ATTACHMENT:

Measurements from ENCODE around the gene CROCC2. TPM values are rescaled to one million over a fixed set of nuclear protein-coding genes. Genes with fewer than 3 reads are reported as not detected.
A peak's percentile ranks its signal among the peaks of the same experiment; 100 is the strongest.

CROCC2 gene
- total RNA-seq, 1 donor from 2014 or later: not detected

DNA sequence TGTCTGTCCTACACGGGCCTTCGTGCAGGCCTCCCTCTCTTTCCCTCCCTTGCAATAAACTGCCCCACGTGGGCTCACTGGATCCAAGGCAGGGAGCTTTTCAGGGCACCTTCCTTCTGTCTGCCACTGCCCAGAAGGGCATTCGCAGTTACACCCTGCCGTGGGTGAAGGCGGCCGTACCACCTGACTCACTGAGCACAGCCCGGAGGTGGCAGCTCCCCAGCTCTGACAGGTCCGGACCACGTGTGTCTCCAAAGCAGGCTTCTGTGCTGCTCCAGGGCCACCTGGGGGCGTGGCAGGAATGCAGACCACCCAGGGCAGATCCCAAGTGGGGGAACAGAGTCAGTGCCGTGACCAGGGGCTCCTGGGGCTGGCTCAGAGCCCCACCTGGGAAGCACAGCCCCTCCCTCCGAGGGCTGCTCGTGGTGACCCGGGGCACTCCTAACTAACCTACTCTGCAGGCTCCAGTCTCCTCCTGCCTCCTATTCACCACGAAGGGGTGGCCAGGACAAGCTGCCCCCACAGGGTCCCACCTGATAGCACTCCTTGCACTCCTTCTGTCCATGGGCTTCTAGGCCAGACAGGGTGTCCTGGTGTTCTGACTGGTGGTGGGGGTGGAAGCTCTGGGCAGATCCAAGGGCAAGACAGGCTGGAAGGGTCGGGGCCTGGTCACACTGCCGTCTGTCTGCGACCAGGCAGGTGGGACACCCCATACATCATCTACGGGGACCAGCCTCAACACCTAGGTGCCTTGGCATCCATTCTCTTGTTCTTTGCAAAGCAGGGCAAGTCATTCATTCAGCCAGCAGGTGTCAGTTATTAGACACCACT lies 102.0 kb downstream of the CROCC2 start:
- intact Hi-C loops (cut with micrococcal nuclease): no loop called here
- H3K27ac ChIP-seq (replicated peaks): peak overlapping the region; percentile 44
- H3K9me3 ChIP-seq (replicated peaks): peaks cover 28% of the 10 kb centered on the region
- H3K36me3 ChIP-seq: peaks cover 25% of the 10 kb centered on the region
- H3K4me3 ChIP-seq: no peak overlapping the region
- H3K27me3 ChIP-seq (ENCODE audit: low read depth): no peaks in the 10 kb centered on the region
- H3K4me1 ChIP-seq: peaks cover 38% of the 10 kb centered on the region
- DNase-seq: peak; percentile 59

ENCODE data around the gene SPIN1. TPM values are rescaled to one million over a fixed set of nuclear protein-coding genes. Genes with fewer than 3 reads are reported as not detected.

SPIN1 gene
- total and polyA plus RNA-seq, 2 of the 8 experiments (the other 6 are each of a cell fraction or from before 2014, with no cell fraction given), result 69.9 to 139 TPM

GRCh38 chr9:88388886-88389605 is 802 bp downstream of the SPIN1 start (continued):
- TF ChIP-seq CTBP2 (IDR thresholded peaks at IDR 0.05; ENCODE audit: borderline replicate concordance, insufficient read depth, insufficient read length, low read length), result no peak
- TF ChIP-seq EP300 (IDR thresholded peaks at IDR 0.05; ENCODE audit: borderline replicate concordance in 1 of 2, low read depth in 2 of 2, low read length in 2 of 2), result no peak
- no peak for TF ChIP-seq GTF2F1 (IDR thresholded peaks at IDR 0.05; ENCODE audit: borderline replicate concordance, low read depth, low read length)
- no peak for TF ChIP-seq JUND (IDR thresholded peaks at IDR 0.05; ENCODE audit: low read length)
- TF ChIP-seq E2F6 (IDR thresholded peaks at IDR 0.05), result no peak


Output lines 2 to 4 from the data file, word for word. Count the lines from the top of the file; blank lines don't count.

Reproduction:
A peak's percentile ranks its signal among the peaks of the same experiment; 100 is the strongest.

CROCC2 gene
- total RNA-seq, 1 donor from 2014 or later: not detected